New Caledonia and Bougainville: Towards a New Political Status?




Maclellan, Nic
Regan, Anthony

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Canberra, ACT: Dept. of Pacific Affairs, Research School of Pacific and Asian Studies, The Australian National University


Over the next few years, major political — and possibly constitutional — changes can be expected in two of Australia’s closest neighbours, as New Caledonia and Bougainville move towards a new political status. Both sets of islands suffered periods of armed conflict — in the 1980s for New Caledonia and in the 1990s for Bougainville. In spite of the widespread calls for independence, there were significant divisions within the population and both conflicts ended with innovative political and constitutional agreements, including delayed referendums on their final political status. Since 1998, each has undertaken a lengthy transition towards a decision on self‑determination and the possible creation of a new sovereign and independent nation. These transitional periods of economic and political reformation are now coming to a head. Under the 1998 Noumea Accord, New Caledonia is scheduled to hold up to three referendums between 2018 and 2022 to determine a new political status, with the first vote to be held in November 2018. After a decade‑long transition following the 2005 election of the Autonomous Bougainville Government (ABG), and 2015 elections that resulted in the return to office of President John Momis, there are currently plans to hold a referendum in Bougainville in June 2019.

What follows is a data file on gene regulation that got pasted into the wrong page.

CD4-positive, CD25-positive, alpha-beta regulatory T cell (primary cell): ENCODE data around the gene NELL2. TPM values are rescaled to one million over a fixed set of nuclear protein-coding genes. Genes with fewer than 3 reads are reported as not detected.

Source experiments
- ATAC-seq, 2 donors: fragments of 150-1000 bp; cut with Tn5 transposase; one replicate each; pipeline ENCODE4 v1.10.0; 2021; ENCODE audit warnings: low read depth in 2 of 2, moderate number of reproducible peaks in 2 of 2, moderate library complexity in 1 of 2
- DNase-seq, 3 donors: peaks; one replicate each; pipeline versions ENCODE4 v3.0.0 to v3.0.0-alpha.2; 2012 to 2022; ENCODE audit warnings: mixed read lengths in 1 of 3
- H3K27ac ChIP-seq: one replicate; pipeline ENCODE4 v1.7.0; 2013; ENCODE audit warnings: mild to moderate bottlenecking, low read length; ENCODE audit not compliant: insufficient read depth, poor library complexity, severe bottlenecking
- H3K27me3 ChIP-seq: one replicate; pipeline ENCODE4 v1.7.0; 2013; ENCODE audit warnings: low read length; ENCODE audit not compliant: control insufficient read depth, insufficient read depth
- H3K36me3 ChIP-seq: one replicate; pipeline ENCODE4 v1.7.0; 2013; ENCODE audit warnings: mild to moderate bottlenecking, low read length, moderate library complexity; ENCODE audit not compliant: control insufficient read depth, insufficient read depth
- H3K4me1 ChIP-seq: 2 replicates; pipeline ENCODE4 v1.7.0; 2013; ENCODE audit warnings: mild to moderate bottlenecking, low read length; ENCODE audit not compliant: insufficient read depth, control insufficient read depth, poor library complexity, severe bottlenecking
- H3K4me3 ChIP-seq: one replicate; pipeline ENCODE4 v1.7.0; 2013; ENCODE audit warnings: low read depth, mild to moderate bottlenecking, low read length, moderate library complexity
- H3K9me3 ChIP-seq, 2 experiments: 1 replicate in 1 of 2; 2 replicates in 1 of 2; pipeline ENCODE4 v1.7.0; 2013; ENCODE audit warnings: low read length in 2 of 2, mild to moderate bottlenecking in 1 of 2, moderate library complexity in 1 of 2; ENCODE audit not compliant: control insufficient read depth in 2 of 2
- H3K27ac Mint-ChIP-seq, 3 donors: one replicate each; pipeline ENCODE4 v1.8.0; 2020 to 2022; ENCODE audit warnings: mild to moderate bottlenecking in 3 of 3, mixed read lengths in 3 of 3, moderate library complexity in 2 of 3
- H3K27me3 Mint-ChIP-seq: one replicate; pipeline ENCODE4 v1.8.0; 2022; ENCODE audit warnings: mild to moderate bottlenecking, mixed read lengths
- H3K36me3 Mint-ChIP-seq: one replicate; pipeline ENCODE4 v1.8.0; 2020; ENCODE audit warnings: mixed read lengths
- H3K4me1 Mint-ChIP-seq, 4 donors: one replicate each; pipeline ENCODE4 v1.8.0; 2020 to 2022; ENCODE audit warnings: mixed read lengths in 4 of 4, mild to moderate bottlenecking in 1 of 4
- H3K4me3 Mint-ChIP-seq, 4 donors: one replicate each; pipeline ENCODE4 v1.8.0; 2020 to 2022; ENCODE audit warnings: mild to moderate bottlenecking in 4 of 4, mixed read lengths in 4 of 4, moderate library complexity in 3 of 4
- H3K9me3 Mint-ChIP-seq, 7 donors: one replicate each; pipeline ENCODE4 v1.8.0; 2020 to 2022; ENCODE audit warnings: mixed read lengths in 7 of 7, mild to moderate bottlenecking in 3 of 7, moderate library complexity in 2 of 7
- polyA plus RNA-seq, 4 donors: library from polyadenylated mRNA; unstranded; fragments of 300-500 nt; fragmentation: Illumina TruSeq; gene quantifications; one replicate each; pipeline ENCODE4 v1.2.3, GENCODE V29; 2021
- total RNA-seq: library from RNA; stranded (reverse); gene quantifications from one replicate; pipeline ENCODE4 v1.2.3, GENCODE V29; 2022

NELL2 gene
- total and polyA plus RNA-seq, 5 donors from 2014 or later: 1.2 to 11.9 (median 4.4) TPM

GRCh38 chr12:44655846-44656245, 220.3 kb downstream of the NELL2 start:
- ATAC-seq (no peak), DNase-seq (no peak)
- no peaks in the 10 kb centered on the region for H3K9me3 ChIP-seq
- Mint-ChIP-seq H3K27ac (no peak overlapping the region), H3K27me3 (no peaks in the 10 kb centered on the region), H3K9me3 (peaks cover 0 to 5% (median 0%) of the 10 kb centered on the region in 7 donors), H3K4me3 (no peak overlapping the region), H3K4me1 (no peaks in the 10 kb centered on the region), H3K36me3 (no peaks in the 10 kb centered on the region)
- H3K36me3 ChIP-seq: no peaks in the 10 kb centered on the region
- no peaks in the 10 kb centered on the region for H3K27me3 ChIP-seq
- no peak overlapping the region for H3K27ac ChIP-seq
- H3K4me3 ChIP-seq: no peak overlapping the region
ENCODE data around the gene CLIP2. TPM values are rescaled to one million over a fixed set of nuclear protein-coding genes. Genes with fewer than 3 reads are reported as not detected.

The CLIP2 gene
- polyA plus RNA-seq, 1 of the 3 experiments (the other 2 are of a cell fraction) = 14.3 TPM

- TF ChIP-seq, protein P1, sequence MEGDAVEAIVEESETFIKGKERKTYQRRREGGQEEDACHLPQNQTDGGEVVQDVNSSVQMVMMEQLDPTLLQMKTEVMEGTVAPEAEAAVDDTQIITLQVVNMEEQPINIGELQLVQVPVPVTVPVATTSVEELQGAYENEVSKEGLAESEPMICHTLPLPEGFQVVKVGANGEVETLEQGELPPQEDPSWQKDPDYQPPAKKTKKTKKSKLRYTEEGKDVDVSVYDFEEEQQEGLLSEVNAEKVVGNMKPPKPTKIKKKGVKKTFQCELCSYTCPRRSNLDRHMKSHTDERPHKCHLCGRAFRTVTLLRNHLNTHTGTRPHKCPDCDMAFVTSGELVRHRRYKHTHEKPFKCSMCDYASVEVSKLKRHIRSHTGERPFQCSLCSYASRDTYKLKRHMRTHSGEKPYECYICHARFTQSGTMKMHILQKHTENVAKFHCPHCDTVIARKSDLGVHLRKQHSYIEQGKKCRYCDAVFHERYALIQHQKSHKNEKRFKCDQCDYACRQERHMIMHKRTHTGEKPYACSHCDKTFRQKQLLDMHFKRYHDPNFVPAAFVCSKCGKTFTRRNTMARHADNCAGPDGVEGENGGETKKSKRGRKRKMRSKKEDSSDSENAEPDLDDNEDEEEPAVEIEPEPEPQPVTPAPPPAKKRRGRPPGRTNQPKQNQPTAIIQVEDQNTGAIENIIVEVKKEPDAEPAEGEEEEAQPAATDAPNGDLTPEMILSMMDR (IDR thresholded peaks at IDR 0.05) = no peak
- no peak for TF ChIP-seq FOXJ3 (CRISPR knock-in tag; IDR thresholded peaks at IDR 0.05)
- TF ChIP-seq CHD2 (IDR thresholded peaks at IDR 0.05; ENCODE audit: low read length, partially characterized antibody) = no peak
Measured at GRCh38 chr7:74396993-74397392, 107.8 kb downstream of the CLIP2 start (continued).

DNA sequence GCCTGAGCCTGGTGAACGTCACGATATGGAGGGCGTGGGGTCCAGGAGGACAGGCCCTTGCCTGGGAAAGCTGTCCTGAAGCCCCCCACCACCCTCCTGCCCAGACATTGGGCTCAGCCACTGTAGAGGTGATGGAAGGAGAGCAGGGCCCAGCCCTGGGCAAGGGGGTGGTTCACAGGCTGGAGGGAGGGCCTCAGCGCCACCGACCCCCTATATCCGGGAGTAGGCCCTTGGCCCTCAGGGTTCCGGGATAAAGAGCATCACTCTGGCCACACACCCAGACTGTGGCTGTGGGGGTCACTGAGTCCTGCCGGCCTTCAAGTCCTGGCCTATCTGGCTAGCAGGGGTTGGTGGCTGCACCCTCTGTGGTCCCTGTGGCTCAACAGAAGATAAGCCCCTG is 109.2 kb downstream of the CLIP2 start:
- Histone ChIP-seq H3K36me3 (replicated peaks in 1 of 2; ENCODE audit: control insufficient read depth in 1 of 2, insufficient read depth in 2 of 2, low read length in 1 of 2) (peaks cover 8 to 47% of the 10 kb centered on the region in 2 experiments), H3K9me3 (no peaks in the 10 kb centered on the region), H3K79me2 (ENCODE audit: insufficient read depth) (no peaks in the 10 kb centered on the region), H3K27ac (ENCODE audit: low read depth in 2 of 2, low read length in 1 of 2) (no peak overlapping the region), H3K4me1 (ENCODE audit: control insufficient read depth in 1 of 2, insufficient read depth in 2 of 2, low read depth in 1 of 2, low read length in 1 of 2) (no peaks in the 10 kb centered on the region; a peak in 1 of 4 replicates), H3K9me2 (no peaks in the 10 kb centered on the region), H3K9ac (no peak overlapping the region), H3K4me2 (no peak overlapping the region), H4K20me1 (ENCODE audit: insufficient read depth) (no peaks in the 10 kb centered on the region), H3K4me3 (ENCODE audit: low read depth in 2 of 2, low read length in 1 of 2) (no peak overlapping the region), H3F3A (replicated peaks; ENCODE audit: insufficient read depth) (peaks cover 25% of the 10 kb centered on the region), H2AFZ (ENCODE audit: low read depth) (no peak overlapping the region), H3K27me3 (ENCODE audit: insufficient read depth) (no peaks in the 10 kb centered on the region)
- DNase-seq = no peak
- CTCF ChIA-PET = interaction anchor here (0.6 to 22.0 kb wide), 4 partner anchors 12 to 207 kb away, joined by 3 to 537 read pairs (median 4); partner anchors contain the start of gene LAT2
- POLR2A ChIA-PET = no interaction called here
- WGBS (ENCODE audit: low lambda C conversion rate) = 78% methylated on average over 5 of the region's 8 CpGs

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Open Access

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